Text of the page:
A History of Indian Philosophy Volume 3

by Surendranath Dasgupta | 1940 | 232,512 words | ISBN-13: 9788120804081

This page describes the philosophy of refutation of shankara’s avidya: a concept having historical value dating from ancient India. This is the second part in the series called the “philosophy of the ramanuja school of thought”, originally composed by Surendranath Dasgupta in the early 20th century.

Part 2 - Refutation of Śaṅkara’s avidyā

It is urged by Śaṅkara that the self-luminous differenceless one reality appears as the manifold world through the influence of defect (doṣa). This defect, called avidyā, hides its own nature and produces various appearances and can neither be described as being nor as non-being: for it cannot be being, since then the illusion and the realization of its being an error would be inexplicable, and it cannot be non-being since then the world-appearajice, as well as its realization as being wrong, would be inexplicable.

Rāmānuja, in refuting avidyā, says that this avidyā is impossible since it must lean on some other thing for its support (āśraya), and it is clear that individual souls cannot be its support, since they themselves are regarded as being the products of avidyā. The Brahman also cannot be its support; for it is self-luminous consciousness and is hence opposed to avidyā, which is regarded as being liable to be recognized as illusory as soon as the true knowledge dawns. It cannot be argued that it is only the knowledge that Brahman is of the nature of pure knowledge, and not pure knowledge forming the essence of Brahman, that destroys avidyā', for there is no difference between these two, between knowledge as the essence of Brahman and knowledge as removing avidyā.

The nature of Brahman that is revealed by the knowledge that Brahman is of the nature of pure knowledge is already present in His pure self-luminous nature, which must necessarily on that account destroy avidyā[1]. Moreover, in accordance with Śaṅkara’s view, Brahman, being of the nature of pure intuition, cannot further be the object of any other knowledge, and hence the nature of Brahman should not be further the object of any other concept. So, if knowledge is to be opposed to ignorance or avidyā, it must be in its own essence as it is, in itself, and so Brahman, as pure knowledge, ought to be opposed to avidyā. Moreover, to say that Brahman, which is of the nature of pure self-illumination, is hidden by avidyā is to say that the very nature of Brahman is destroyed (svarūpa-nāśa)\ for, since pure self-illumination is never produced, its concealment can only mean that it is destroyed, since it has no other nature than pure self-illumination.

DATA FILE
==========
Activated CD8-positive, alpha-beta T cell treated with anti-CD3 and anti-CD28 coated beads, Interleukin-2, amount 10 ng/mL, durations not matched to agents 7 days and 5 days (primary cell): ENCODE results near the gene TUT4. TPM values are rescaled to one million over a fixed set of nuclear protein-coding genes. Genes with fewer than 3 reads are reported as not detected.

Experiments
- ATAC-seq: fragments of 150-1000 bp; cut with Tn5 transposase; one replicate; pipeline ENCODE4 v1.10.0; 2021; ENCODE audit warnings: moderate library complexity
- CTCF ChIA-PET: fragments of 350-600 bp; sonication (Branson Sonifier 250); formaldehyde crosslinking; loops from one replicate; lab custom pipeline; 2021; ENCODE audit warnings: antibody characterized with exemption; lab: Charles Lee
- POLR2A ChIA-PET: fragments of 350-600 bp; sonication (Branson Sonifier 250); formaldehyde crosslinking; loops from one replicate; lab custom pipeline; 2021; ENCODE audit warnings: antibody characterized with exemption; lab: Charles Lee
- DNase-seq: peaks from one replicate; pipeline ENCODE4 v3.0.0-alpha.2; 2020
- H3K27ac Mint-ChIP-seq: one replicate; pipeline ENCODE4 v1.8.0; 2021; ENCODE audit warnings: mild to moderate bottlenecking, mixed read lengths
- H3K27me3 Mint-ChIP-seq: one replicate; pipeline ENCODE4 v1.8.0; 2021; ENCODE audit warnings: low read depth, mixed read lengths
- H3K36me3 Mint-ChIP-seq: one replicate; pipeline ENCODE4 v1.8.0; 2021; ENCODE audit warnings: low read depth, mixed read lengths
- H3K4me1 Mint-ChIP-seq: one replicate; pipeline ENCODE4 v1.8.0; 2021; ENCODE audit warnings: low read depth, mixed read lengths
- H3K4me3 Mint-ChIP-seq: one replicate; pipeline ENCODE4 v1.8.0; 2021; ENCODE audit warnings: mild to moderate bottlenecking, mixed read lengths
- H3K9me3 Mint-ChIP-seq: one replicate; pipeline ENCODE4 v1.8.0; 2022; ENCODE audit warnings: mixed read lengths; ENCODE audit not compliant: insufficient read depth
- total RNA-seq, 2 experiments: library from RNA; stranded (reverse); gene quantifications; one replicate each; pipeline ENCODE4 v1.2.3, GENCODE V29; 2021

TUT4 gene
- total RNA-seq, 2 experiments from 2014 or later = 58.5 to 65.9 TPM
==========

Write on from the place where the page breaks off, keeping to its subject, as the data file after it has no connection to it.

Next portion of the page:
Again, if the contentless pure self-luminous intuition is said to assume diverse forms on account of the defect of avidyā, which is supported by it, then the question may be asked, whether this defect is real or unreal. If it is real, then the monism fails, and, if it is unreal, then the question arises, how is this unreal defect brought about? If it is brought about by some other defect, then, that also being unreal, the same question will again arise, and hence there will be a vicious infinite (anavasthā). If it is held that even without any real basis one unreal defect may be the cause of another unreal defect and so on in a beginningless series, then we virtually have nihilism (Mādhyamika-pakṣa or Śūnya-vāda)[2]. If, to escape these criticisms, it is held that the defect is the very essence of intuition (anubhūti) or Brahman, then, Brahman being eternal, the defect also will be eternal, and emancipation, or the cessation of the world-appearance, will never take place. Again, this avidyā is said to be indefinable, being different from both the existent and the non-existent (sad-asad-vilakṣaṇa). But how can this be? A thing must be either existing or not existing; how can there be anything’which is neither existing nor not-existing ?

Referring to the arguments of the Śaṅkarites in favour of the existence of ajñāna (nescience) as a positive entity and as directly perceived in such perceptions as “I am ignorant,” “I do not know myself or any others,” Rāmānuja says that such perceptions refer only to the non-existence of the knowledge of an object prior to its apprehension (prāga-bhāva). Rāmānuja argues that the ignorance perceived cannot refer to its specific and determinate object; for, if it did, then the object would be known and there would be no ignorance at all; and if the ajñāna does not refer to any specific object, how can the ajñāna or ignorance, standing by itself, be perceived or realized? If it is urged that ajñāna refers to indistinct (a-viśada-svarūpa) knowledge, then also it may be said that this may be regarded as the absence of the rise of distinct knowledge. Thus, even if a positive ignorance is admitted, it must somehow be related to something else to which it refers.